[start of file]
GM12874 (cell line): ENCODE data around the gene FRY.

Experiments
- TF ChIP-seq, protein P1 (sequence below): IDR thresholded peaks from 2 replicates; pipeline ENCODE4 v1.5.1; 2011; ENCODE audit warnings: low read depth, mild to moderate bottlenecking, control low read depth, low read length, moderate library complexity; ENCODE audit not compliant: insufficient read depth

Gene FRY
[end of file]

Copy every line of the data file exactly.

GM12874 (cell line): ENCODE data around the gene FRY.

Experiments
- TF ChIP-seq, protein P1 (sequence below): IDR thresholded peaks from 2 replicates; pipeline ENCODE4 v1.5.1; 2011; ENCODE audit warnings: low read depth, mild to moderate bottlenecking, control low read depth, low read length, moderate library complexity; ENCODE audit not compliant: insufficient read depth

Gene FRY